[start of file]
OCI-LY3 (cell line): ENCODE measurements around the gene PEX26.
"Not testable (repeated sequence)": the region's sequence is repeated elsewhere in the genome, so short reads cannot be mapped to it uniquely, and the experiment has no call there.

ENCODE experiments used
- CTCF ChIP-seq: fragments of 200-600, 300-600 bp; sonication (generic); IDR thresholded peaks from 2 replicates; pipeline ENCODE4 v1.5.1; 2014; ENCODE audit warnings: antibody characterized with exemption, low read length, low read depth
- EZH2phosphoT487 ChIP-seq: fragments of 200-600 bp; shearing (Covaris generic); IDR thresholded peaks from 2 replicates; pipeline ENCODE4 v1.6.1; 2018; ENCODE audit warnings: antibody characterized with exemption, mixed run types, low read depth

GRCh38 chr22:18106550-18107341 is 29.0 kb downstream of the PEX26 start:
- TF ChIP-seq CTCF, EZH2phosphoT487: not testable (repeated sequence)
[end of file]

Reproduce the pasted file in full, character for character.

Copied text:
OCI-LY3 (cell line): ENCODE measurements around the gene PEX26.
"Not testable (repeated sequence)": the region's sequence is repeated elsewhere in the genome, so short reads cannot be mapped to it uniquely, and the experiment has no call there.

ENCODE experiments used
- CTCF ChIP-seq: fragments of 200-600, 300-600 bp; sonication (generic); IDR thresholded peaks from 2 replicates; pipeline ENCODE4 v1.5.1; 2014; ENCODE audit warnings: antibody characterized with exemption, low read length, low read depth
- EZH2phosphoT487 ChIP-seq: fragments of 200-600 bp; shearing (Covaris generic); IDR thresholded peaks from 2 replicates; pipeline ENCODE4 v1.6.1; 2018; ENCODE audit warnings: antibody characterized with exemption, mixed run types, low read depth

GRCh38 chr22:18106550-18107341 is 29.0 kb downstream of the PEX26 start:
- TF ChIP-seq CTCF, EZH2phosphoT487: not testable (repeated sequence)